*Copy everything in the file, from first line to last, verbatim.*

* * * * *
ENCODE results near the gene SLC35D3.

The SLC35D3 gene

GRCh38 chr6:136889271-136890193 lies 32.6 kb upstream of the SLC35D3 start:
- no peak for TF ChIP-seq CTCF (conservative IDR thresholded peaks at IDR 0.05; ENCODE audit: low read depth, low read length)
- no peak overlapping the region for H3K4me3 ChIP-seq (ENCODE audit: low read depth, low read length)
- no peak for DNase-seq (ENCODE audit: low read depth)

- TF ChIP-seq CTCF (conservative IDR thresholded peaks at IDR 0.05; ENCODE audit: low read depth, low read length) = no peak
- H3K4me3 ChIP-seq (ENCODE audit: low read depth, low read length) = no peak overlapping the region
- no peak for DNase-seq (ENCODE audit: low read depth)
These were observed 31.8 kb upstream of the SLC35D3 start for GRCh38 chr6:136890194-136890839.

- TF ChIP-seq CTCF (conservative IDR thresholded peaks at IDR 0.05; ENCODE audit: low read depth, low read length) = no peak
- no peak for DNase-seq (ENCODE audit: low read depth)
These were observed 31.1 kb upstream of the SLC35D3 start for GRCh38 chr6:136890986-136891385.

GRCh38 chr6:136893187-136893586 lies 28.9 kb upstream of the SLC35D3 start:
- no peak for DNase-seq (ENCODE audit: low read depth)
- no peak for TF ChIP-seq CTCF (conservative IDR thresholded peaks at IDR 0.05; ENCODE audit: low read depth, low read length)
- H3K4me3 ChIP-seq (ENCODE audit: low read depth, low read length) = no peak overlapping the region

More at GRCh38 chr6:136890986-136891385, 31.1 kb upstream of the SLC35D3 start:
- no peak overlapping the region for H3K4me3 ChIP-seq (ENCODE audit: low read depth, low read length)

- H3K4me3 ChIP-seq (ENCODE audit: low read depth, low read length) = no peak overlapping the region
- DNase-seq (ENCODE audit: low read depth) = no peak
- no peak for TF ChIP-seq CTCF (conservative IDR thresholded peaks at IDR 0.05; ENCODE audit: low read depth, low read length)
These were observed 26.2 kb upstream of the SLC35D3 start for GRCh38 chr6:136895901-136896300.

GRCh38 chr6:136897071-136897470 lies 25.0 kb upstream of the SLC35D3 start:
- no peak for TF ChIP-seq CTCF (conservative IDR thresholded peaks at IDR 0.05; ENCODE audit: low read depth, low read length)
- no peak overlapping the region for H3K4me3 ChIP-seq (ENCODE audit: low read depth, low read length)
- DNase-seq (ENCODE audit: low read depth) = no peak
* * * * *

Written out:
ENCODE results near the gene SLC35D3.

The SLC35D3 gene

GRCh38 chr6:136889271-136890193 lies 32.6 kb upstream of the SLC35D3 start:
- no peak for TF ChIP-seq CTCF (conservative IDR thresholded peaks at IDR 0.05; ENCODE audit: low read depth, low read length)
- no peak overlapping the region for H3K4me3 ChIP-seq (ENCODE audit: low read depth, low read length)
- no peak for DNase-seq (ENCODE audit: low read depth)

- TF ChIP-seq CTCF (conservative IDR thresholded peaks at IDR 0.05; ENCODE audit: low read depth, low read length) = no peak
- H3K4me3 ChIP-seq (ENCODE audit: low read depth, low read length) = no peak overlapping the region
- no peak for DNase-seq (ENCODE audit: low read depth)
These were observed 31.8 kb upstream of the SLC35D3 start for GRCh38 chr6:136890194-136890839.

- TF ChIP-seq CTCF (conservative IDR thresholded peaks at IDR 0.05; ENCODE audit: low read depth, low read length) = no peak
- no peak for DNase-seq (ENCODE audit: low read depth)
These were observed 31.1 kb upstream of the SLC35D3 start for GRCh38 chr6:136890986-136891385.

GRCh38 chr6:136893187-136893586 lies 28.9 kb upstream of the SLC35D3 start:
- no peak for DNase-seq (ENCODE audit: low read depth)
- no peak for TF ChIP-seq CTCF (conservative IDR thresholded peaks at IDR 0.05; ENCODE audit: low read depth, low read length)
- H3K4me3 ChIP-seq (ENCODE audit: low read depth, low read length) = no peak overlapping the region

More at GRCh38 chr6:136890986-136891385, 31.1 kb upstream of the SLC35D3 start:
- no peak overlapping the region for H3K4me3 ChIP-seq (ENCODE audit: low read depth, low read length)

- H3K4me3 ChIP-seq (ENCODE audit: low read depth, low read length) = no peak overlapping the region
- DNase-seq (ENCODE audit: low read depth) = no peak
- no peak for TF ChIP-seq CTCF (conservative IDR thresholded peaks at IDR 0.05; ENCODE audit: low read depth, low read length)
These were observed 26.2 kb upstream of the SLC35D3 start for GRCh38 chr6:136895901-136896300.

GRCh38 chr6:136897071-136897470 lies 25.0 kb upstream of the SLC35D3 start:
- no peak for TF ChIP-seq CTCF (conservative IDR thresholded peaks at IDR 0.05; ENCODE audit: low read depth, low read length)
- no peak overlapping the region for H3K4me3 ChIP-seq (ENCODE audit: low read depth, low read length)
- DNase-seq (ENCODE audit: low read depth) = no peak